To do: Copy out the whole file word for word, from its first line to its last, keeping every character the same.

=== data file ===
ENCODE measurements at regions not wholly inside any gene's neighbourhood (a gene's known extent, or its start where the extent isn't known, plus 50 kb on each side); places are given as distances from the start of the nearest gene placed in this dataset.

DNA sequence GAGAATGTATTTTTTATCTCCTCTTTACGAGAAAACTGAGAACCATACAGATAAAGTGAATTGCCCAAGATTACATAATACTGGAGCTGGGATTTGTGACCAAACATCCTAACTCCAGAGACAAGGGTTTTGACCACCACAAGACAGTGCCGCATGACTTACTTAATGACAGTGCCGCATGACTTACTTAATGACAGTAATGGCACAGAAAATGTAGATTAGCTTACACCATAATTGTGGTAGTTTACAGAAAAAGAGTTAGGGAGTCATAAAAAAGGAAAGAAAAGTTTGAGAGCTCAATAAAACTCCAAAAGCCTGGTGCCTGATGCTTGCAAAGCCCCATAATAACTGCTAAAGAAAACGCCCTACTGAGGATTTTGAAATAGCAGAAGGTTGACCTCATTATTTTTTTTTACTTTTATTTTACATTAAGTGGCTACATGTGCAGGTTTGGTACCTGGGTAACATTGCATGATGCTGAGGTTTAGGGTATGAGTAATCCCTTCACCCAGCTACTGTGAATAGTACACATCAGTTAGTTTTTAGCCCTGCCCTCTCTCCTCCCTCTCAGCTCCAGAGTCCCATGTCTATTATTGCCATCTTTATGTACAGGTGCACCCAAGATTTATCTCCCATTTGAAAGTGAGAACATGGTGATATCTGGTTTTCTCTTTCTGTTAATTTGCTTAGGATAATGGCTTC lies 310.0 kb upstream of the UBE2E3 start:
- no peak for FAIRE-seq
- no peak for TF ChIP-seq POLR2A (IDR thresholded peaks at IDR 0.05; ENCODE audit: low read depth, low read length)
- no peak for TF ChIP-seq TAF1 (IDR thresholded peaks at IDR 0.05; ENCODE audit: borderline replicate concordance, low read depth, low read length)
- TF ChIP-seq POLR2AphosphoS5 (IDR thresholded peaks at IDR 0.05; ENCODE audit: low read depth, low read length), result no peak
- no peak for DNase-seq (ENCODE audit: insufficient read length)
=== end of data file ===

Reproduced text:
ENCODE measurements at regions not wholly inside any gene's neighbourhood (a gene's known extent, or its start where the extent isn't known, plus 50 kb on each side); places are given as distances from the start of the nearest gene placed in this dataset.

DNA sequence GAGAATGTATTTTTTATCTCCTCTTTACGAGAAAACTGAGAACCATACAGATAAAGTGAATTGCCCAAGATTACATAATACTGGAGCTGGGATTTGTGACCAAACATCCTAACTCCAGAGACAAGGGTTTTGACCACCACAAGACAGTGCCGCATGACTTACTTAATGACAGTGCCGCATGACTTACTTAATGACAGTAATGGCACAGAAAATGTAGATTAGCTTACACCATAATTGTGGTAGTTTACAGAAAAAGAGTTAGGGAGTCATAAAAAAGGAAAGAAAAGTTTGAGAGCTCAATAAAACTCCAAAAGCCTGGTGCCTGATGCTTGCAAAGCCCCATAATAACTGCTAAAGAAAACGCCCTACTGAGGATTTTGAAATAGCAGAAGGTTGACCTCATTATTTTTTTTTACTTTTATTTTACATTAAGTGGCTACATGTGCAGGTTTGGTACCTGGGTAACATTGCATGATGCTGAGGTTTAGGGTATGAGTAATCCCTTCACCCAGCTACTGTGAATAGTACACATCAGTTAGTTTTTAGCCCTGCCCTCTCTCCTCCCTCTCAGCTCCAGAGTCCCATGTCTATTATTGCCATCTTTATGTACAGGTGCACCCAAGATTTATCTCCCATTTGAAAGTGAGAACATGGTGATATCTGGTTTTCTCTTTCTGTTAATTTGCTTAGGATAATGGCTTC lies 310.0 kb upstream of the UBE2E3 start:
- no peak for FAIRE-seq
- no peak for TF ChIP-seq POLR2A (IDR thresholded peaks at IDR 0.05; ENCODE audit: low read depth, low read length)
- no peak for TF ChIP-seq TAF1 (IDR thresholded peaks at IDR 0.05; ENCODE audit: borderline replicate concordance, low read depth, low read length)
- TF ChIP-seq POLR2AphosphoS5 (IDR thresholded peaks at IDR 0.05; ENCODE audit: low read depth, low read length), result no peak
- no peak for DNase-seq (ENCODE audit: insufficient read length)